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Stanford, Virginia Tech vie for turnaround

MIAMI - Stanford's football program was in a slump in 2006 when Thomas Keiser, a widely recruited prep defensive lineman from Pennsylvania, accepted a scholarship offer to play for the Cardinal.

"I committed very early - I believe it was June before my senior year," Keiser said. "My dad actually made me commit, and I was kind of mad at him."

Keiser had reason to second-guess his father when Stanford subsequently staggered through a 1-11 season in 2006.

Then came the rebound. The Cardinal hired Jim Harbaugh as coach, and four years later, it is 11-1, ranked No. 4 and preparing to play No. 13 Virginia Tech (11-2) in the Orange Bowl Monday night.

Harbaugh said he envisioned such success. "Not only did I envision it, I promised it to my team," he said. "I remember telling the guys that the first time I ever had them together. They're the ones who delivered on it and made me look good."

The Hokies are in Miami thanks to a turnaround of their own. Ranked No. 10 and touted as national championship contenders at the start of the season, they opened with a neutral-site loss to Boise State and a shocking defeat at home against lower-tier James Madison, all in five days.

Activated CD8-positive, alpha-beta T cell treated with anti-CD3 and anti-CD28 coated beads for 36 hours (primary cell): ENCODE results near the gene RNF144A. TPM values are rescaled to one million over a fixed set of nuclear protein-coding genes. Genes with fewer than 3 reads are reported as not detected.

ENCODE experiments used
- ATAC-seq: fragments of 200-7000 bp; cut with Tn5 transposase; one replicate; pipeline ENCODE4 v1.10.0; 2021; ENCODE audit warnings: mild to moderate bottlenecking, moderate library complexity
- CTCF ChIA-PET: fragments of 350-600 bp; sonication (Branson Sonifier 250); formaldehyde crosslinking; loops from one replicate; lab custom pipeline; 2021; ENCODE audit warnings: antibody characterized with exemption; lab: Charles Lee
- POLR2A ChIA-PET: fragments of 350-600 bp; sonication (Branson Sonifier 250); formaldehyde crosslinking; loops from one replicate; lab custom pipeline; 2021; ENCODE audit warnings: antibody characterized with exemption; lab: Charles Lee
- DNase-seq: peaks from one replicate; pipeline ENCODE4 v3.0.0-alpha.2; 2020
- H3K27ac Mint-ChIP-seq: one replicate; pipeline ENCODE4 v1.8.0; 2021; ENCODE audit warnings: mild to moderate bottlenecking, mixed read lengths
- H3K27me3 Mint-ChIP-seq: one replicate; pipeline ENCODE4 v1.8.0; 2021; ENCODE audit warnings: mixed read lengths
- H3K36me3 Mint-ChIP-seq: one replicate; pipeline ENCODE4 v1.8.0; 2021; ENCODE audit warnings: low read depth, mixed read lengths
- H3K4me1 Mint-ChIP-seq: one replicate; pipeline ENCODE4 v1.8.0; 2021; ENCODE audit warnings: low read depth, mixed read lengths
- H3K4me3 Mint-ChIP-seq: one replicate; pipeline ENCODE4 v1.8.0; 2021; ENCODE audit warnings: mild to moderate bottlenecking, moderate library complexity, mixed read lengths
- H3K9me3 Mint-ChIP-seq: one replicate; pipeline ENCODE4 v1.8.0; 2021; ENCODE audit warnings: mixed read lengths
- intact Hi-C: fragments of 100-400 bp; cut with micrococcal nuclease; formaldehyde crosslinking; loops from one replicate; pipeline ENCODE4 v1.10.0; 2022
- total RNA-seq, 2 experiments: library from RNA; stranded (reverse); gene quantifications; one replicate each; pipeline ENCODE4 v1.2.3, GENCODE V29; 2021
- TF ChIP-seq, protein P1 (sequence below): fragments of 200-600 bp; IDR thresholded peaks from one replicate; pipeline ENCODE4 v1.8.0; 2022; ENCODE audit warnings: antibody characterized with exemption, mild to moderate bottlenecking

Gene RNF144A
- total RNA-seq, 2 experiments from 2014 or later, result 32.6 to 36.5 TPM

"The way we started off the season was awful," quarterback Tyrod Taylor said. "Sorry to say it like that. It just didn't go as planned."

Taylor and his teammates regrouped and swept the next 11 games, including all eight in the ACC to win the title for the fourth time since joining the league in 2004.

Tech's poor start was a shocker, and not just because of the loss to a lower-division team. The Hokies hadn't been 0-2 since 1995, and their streak of six consecutive seasons with at least 10 wins was in jeopardy.

Handling the situation required creativity, offensive coordinator Bryan Stinespring said.

"There's not a manual that says, 'Step one, in case of crisis . . .' " he said. "It's not like you get on the plane and all of a sudden an oxygen mask comes down and you have a step-by-step process."

A meeting of the seniors the day after the James Madison loss prevented panic. "We're fortunate we have some good-character kids, because I think it takes that to come back from two devastating losses with such high hopes going into the season," coach Frank Beamer said. "We didn't practice any different. Our kids didn't point fingers and went right back to work.

"The same players we had before the Boise State game and James Madison game were still in our locker room. We thought they were good before those two ballgames, and it turned out to be that way."

Beamer's team is in a bowl game for the 18th consecutive year. The Hokies are 1-26 against top-five teams.

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